1. #1
    William T Crowe
    Firehouse.com Guest

    Post Straight-stream v. fog

    I appreciate all the wisdom on this group. I started in FD 20 yrs ago, moved into nursing, and now doing VFD.

    I was taught fog & swirl (for steam extinguishment)20 yrs ago. However, I'm reading new ideas (or maybe old ideas come full circle??).

    What are the pros/cons for each? Ideas, suggestions??

    Thanks in advance for your wisdom.

  2. #2
    Firehouse.com Guest


    Back when I first started in 1983 we were taught indirect attack narrow fog. Today bascically the same with some modifications.
    There are several pros/cons with fog and straight stream. As in my Dept. Our Nozzles are Breakaways with the option of using comb. or straight attack. I feel it boils down to the conditions,type of structure,how deep,where potential victims may be,etc. We have had this type of posting before and am sure it will ignite more debate. I know at our State and County Academy recruits are basicallly taught both given the right situation. My opinions only expressed not my Dept.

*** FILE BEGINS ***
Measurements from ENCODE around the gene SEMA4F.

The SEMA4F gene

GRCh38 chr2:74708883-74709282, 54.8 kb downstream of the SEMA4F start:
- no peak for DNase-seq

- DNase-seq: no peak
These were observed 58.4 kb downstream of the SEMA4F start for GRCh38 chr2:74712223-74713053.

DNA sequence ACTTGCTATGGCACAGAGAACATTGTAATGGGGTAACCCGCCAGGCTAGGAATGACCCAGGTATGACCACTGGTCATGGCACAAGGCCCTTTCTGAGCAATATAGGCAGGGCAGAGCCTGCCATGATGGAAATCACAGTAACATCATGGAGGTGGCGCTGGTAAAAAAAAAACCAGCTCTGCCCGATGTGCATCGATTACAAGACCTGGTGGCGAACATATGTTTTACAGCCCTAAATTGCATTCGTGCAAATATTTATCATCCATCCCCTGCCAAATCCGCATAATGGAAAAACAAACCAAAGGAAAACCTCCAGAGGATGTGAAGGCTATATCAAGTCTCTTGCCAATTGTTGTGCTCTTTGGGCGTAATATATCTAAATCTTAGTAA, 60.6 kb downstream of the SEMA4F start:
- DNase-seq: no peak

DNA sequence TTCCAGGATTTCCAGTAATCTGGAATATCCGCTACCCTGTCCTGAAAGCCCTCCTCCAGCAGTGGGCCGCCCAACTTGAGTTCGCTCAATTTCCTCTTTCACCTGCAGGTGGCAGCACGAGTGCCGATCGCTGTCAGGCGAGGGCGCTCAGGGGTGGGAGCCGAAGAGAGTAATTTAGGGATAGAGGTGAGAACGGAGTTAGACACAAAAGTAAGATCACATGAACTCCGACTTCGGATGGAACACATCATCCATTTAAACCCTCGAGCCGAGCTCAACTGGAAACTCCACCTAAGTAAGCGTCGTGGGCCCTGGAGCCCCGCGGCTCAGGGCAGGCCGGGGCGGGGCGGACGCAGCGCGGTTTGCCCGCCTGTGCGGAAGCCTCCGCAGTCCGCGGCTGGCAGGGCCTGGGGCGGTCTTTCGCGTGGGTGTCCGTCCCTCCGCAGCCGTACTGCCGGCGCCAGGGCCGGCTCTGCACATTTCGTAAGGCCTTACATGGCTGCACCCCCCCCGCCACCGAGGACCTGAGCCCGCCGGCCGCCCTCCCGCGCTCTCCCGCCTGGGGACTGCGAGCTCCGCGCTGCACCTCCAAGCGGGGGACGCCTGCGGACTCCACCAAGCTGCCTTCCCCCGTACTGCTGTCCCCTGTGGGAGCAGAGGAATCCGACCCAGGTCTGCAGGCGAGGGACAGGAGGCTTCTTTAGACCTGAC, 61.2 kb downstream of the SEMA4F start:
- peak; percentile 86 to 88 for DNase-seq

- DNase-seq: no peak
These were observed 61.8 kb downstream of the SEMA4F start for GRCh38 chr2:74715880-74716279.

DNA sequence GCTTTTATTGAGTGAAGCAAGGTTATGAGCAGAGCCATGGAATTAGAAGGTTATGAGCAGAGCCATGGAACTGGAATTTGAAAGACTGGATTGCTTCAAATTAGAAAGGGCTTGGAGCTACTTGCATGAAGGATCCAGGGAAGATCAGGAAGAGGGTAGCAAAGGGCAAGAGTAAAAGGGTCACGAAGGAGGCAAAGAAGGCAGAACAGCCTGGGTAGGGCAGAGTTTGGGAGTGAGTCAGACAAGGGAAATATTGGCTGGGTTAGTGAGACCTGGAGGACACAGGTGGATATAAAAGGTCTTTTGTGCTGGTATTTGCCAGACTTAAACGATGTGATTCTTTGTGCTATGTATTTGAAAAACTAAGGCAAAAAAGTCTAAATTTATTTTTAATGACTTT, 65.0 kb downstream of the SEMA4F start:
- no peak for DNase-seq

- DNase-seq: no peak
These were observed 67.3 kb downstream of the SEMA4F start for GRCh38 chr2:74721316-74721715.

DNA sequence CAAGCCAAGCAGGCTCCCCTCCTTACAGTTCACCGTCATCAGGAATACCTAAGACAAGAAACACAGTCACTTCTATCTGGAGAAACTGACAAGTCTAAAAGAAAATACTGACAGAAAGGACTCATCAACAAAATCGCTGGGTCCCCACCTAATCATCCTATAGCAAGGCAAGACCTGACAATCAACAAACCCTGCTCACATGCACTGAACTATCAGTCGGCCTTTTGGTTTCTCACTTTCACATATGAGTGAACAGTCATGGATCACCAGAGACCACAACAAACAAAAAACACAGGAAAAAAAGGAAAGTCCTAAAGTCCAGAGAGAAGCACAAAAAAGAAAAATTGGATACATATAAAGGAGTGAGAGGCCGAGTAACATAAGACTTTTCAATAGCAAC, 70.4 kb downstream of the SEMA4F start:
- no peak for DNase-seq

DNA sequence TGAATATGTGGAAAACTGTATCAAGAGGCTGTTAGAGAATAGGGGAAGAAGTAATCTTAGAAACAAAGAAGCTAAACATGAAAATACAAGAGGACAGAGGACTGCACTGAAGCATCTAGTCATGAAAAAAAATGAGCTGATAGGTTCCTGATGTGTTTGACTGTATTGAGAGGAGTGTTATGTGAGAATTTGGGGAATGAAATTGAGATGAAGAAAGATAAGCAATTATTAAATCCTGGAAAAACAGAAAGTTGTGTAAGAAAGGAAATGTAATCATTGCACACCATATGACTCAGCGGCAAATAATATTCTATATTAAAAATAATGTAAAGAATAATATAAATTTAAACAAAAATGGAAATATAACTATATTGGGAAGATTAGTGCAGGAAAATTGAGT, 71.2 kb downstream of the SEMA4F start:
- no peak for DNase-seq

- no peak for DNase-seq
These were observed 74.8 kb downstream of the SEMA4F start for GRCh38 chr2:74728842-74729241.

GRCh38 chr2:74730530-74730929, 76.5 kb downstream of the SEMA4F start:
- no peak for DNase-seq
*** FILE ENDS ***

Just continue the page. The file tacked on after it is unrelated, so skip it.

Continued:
3. #3
    Firehouse.com Guest


    Put the wet stuff on the red stuff!

    Conditions deteriorate rapidly in a structure were a fog stream or the direct attack method is used.

    The interior of a structure, on fire, is a hostile environment with low visibility and high temperatures. Why would you want to reduce your visibility any more or drive more heat down onto yourself?

    "Don't open the nozzle on smoke. The smoke will lose its buoyancy, making ventilation more difficult. You will also cause more water damage." that quote is from Emanual Fried's book Fireground Tactics written 29 years ago. That statement is as true now as it was then. The indirect attack was never meant to be used for aggressive interior firefighting. It works good on Navy vessels, and that is where it should stay.

    Their was a good series of articles in Fire Engineering last year that relooked at Chief Layman's theories on indirect attack. I would recommend reading them.